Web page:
|Type:||Trad, 1 pitch, 70'|
|Consensus:||YDS: 5.12a/b French: 7b Ewbanks: 26 UIAA: VIII+ ZA: 26 British: E5 6a [details]|
|FA:||Kris Solem, Jan McCollum & Herb Laeger, 1990|
|Submitted By:||Adam Stackhouse on Mar 13, 2006|
|Comments on Hang 'Em High||Add Comment|
|Show which comments —
Feb 10, 2008
|Top is difficult; can't remember if I ever actually did all the moves but led through it one way or another.|
By Kris Solem
From: Monrovia, CA
Mar 17, 2010
I found this climb to be difficult to redpoint, and getting it took several visits after the day when Jan, Herb and I got the bolts in place (ground up by hand of course.)
The moves entering the crux are hard so setting up right for the crux is part of the deal. I finally got it when I used double ropes. I ran one cord for all the pro up to the crux including the fixed pin, then the first clip for the second rope was the crux bolt. This method made the clip easier, and I was able to focus on setting up for the moves and climbing through.
The pin was a point of aid to place the high bolt. I decided to leave it since, for a climber using a single rope, clipping the bolt is hard and the pro below the pin is thin.
By Brian Treanor
Mar 8, 2013
rating: 5.12 7b+ 27 VIII+ 26 E6 6b
I was back on this today (3/7/13) for the first time an a couple of years. Still hard! The reason for this post is to make a few comments:
(1) I think some of the edges around the pin have deteriorated since my last voyage up Hang 'em High. The crux is still the area from the third bolt up to the juggy flakes at top (I'm 5'9" and it seemed like another 2-3 inches of reach would have made a world of difference reaching the good sidepull above the 3rd bolt). However, now the area getting from the pin to the third bolt is (or seemed today--high gravity?) stout as well. Moreover, there are additional holds that are, perhaps, not long for this world. In particular the (thick) potato-chip flake down and left from the pin, which is absolutely crucial for me to get to the third bolt. It is very, very difficult to use some of these holds without exerting outward force. I've got to drive the aforementioned flake below my waist while gastoning to get the bolt, and can't do so without some outward force.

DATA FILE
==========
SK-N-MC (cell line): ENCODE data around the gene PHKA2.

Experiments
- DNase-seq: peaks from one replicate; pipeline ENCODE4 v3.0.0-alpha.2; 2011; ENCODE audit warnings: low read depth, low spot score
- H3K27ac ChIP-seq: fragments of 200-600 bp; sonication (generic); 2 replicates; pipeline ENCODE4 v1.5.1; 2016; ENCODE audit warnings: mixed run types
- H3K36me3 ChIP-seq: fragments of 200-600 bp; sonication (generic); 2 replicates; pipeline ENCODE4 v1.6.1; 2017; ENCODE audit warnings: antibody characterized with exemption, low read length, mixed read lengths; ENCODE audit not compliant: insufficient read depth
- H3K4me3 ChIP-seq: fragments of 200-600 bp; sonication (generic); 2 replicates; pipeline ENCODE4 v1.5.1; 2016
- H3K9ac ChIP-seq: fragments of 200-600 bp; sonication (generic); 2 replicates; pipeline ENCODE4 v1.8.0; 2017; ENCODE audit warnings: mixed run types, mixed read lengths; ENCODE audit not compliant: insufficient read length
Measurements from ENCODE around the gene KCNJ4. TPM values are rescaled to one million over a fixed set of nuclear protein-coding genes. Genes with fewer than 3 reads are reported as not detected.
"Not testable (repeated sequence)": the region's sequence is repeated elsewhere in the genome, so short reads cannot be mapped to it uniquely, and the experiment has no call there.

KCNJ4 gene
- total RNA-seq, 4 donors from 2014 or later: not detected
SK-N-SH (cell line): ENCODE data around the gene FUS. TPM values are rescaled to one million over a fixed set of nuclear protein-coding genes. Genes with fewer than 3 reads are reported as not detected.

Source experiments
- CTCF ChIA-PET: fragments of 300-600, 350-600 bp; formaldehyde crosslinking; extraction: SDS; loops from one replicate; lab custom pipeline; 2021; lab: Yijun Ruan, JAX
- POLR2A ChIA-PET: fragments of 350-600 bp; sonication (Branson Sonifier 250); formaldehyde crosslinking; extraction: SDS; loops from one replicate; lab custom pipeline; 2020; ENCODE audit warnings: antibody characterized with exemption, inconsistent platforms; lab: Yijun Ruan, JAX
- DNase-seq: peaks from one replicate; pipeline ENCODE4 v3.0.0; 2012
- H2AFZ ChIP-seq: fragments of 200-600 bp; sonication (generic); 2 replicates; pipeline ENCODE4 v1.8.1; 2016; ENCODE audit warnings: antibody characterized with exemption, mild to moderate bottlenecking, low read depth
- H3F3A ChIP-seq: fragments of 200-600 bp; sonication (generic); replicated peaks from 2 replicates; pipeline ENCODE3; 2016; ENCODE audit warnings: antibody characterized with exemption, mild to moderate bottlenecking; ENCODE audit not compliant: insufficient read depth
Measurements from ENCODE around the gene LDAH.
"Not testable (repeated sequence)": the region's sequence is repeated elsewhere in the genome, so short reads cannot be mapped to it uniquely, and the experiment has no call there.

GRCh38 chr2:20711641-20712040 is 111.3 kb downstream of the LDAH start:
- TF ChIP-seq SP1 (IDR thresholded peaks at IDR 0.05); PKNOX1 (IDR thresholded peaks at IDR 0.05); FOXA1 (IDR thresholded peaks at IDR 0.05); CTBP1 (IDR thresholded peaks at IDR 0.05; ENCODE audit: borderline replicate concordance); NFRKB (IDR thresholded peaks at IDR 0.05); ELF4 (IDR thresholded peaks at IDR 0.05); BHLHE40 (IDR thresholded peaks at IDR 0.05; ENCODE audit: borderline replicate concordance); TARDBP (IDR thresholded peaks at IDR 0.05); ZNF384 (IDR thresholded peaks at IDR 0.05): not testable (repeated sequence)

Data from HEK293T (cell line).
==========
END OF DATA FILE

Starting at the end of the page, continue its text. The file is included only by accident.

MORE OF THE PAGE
(2) The comments in #1 are significant because the pin is looking pretty dodgy to me. The crack is decent there, but it is the grainy Josh junk in that part of the crack. Add to that that the pin is bent and beginning to show rust, and the whole situation for the placement doesn't inspire, especially given that the moves there seem to have gotten a bit more difficult. There is good pro in the crack below (as Kris says)--I got a nut and a couple of red C3 placements--but the gear is small and some parts of the crack are a bit rotten. If Kris thinks it is a good idea to leave the pin in, perhaps it should be inspected and, possibly, replaced sometime in the not-too-distant future? I won't do it, since I'd prefer that Kris evaluate it and make the call.
This is a stellar route, as I told Kris after I first got on it a few years ago. Really, really, really good. Also, if the upper crux is too hard, a really fun variation is to start Hang 'em High and then transition over to Bendix Claws at the fixed pin--harder this way than Bendix, but still much easier than the finish of Hang 'em High.
Finally, having recently been back on some other 12s in Josh, I do think this might be a bit harder than the 12a/b rating (relative to other 12s in Josh). I'd give it a solid 12 or a 12b/c on Mountain Project's scale which goes 12a, 12-, 12a/b, 12b, 12, 12b/c, 12c...
From: So Cal
Mar 24, 2014
|Time for that pin to go away. Bomber gear about 4 inches below (purple Metolius) and another one 18 inches below (blue Metolius) the pin. The crux is the move off the big underling flake to a very small left hand crimp then a good high right foot and throw to another bad crimp up and right with the right hand. The moves getting to the big undercling flake are not bad, maybe 11 but you would have the bolt clipped by then. Great route.|